1930s-dresses-1.jpgNew, opulent materials such as velvet, silk and lamé, enhanced and embellished by sequins, diamonte stones and beads, were used to create luxurious evening dresses that shimmered and shone.  Elegant dresses inspired by the cross cut bias method of innovative French designer Madeleine Vionnet marked a resurgence in the female form with the cut allowing the fabric to drape softly and accentuate body lines. Most evening gowns of this period were cut this way and were ultimately designed to accentuate and flatter the figure to perfection ~ whether svelte or curvaceous ~ cleverly enhancing the often simple, sleek designs.Silk was commonly worn due to its tendency to enhance this form-fitting look, while designers like Coco Chanel began experimenting with rayon to mimic the look and feel of silk. Beautifully draped Empire line dresses were popular but 1930s dresses as evening wear were often backless, with bodices draped, pleated or shirred. Halter necks and plunging necklines were also an alluring addition, while bare shoulders and backs were draped and beautifully accessorised with stoles, boas, capes and embellished shrugs and shawls. Trimming were used on many evening dresses and fabric flowers and bows could be found on one shoulder, on the neckline or Greta-Garbo_20140202-211926_1.jpgon the centre of the waist ~ the most opulent gowns and cover ups were adorned, of course, with beautiful brooches and glittering gems.  As a finishing flourish, achingly chic elbow length gloves in satin, silk, lace or velvet complemented many a sumptuous evening gown.


1930s hairstyles saw the 20s bob replaced with modest yet elegant short to shoulder length perms. Finger-waves or soft curls were common 1930s hairstyles, worn with a side or middle parting, and towards the end of the decade women's hair would start to become longer ~ arranged in looser bobs or pulled back in glamorous chignons to reflect the popular styles of the Hollywood icons... think of the 1930s hairstyles of Greta Garbo, Barbara Stanwyck or the iconic platinum waves that were Jean Harlow’s crowning glory!


1930s-hairstyles-3.jpgThis was truly a decade of pioneering design, innovative shaping and cutting-edge chic as seen in the broad, exaggerated shoulders and slim, sleek lines that defined womenswear. Prominent designers such as Madeleine Vionnet and Elsa Schiaparelli rewrote the design book ~ Vionnet’s new bias cut and handkerchief hems were cutting edge (literally) and launched a myriad of evening dresses that dripped and draped with style, opulence and glamour. It’s not surprising that this form-flattering cut has remained a staple of styling and exquisite tailoring ever since. Schiaparelli, along with her greatest rival Chanel, is regarded as one of the most important figures in fashion between the wars. Renowned initially for her knitwear and her surrealist collaborations, she made the zipper popular, strengthened her profile with sumptuous evening wear in luxury silks, and innovated ski wear, bathing suits and the ‘divided skirt’ (the forerunner of shorts).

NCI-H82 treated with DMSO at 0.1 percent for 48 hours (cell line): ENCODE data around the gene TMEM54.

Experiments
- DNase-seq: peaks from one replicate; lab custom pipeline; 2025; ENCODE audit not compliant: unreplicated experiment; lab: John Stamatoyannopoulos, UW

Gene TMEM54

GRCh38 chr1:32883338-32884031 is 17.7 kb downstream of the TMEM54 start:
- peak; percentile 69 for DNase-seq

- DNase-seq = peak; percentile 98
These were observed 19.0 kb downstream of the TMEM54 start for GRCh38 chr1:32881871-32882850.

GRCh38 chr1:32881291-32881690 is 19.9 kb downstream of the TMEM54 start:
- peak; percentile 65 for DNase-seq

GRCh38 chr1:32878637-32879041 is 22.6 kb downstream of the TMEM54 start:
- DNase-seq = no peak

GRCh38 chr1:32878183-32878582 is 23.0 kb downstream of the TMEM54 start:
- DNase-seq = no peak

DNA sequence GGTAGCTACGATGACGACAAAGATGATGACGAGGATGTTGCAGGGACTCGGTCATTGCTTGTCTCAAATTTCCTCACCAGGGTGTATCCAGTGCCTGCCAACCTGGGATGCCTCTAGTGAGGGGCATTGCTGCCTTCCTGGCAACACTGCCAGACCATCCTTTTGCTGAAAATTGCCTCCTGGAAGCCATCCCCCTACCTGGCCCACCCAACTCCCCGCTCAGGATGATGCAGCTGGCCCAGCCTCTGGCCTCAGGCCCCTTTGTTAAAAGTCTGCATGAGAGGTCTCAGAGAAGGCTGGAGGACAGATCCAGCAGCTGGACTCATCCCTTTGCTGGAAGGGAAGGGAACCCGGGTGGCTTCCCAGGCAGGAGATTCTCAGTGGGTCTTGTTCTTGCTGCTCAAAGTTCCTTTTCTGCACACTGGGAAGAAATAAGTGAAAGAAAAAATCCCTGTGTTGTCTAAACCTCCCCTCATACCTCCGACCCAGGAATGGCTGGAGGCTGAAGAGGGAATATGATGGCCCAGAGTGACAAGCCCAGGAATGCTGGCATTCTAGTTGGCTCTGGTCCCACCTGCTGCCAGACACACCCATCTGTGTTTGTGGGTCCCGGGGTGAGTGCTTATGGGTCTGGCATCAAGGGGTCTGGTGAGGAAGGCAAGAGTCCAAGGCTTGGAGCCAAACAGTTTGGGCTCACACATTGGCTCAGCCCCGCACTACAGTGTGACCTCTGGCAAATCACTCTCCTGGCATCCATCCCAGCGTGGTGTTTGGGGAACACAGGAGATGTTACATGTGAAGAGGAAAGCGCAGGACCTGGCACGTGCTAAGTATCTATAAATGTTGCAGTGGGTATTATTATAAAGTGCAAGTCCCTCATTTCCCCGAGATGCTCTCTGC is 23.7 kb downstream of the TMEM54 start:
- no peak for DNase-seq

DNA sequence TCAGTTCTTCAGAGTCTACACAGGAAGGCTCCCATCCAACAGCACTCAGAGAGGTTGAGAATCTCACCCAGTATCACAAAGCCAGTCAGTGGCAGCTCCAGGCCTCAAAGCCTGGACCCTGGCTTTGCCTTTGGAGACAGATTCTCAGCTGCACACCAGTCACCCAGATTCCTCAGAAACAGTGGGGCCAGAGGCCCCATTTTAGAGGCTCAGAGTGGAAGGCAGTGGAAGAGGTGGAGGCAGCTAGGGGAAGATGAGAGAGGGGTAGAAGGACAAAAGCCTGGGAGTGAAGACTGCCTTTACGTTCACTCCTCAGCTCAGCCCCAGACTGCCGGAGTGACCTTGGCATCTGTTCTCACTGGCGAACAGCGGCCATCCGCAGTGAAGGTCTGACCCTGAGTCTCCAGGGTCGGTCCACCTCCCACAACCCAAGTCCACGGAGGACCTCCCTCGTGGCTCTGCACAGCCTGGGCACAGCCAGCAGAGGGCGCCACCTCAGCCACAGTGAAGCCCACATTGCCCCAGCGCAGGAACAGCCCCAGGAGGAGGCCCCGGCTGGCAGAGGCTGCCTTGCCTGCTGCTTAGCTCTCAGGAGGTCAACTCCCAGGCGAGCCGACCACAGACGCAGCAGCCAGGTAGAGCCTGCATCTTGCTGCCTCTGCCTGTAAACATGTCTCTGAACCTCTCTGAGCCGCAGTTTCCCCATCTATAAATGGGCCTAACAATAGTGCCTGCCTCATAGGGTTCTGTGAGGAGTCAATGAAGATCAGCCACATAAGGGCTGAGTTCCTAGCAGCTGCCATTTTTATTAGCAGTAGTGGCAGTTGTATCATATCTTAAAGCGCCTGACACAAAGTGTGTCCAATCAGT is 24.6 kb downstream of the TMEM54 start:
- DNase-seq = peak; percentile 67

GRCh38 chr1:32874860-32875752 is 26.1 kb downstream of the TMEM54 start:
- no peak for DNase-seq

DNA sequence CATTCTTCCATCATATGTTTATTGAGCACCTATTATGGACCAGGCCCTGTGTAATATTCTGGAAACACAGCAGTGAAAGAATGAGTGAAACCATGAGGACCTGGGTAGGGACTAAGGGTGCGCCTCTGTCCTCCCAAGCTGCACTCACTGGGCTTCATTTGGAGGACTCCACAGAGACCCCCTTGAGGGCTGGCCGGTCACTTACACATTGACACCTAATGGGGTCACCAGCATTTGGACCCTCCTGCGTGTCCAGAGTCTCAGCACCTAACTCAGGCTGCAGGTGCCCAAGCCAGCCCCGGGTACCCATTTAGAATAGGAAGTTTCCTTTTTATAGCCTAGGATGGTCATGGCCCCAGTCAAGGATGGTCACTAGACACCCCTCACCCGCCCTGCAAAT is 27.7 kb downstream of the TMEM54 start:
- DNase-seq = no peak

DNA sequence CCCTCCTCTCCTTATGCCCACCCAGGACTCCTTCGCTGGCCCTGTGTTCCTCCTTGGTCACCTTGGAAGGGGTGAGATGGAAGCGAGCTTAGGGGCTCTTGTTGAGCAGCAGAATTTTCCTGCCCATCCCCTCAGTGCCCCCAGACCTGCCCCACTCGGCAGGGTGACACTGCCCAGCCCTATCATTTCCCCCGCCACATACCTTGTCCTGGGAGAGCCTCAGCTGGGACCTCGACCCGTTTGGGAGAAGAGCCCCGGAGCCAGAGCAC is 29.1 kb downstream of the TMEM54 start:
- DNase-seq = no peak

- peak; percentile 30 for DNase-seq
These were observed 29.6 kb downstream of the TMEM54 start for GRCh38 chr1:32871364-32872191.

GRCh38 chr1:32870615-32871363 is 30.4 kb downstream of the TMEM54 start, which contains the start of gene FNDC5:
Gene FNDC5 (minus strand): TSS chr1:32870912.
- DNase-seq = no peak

Indeed, although clothing (1930s dresses in particular) would today, in many ways, be considered very ‘feminised’ in style and intention, the ‘in’ shape for women’s bodies was toned and athletic and the increase in outdoor activities to achieve the neo-classical, slimmer figure led to couturiers manufacturing what we now call sportswear or leisurewear. The chief impetus here came from America, and a group of female designers who were determined to liberate fashion from the Parisian embrace, eschewing fussiness and the ornament in favour of choice and versatility to create casual clothing that firmly established the sportswear tradition, leading to the formation of the modern and more casual, informal dress code we know today.


However, the 1930s was the decade which blazed a trail, in so many ways, for couture and iconography in clothing ~ and remains the decade where fashion celebrated opulence, style and innovation...a decade which continues to inspire, endure and influence fashion, especially evening wear, to this day.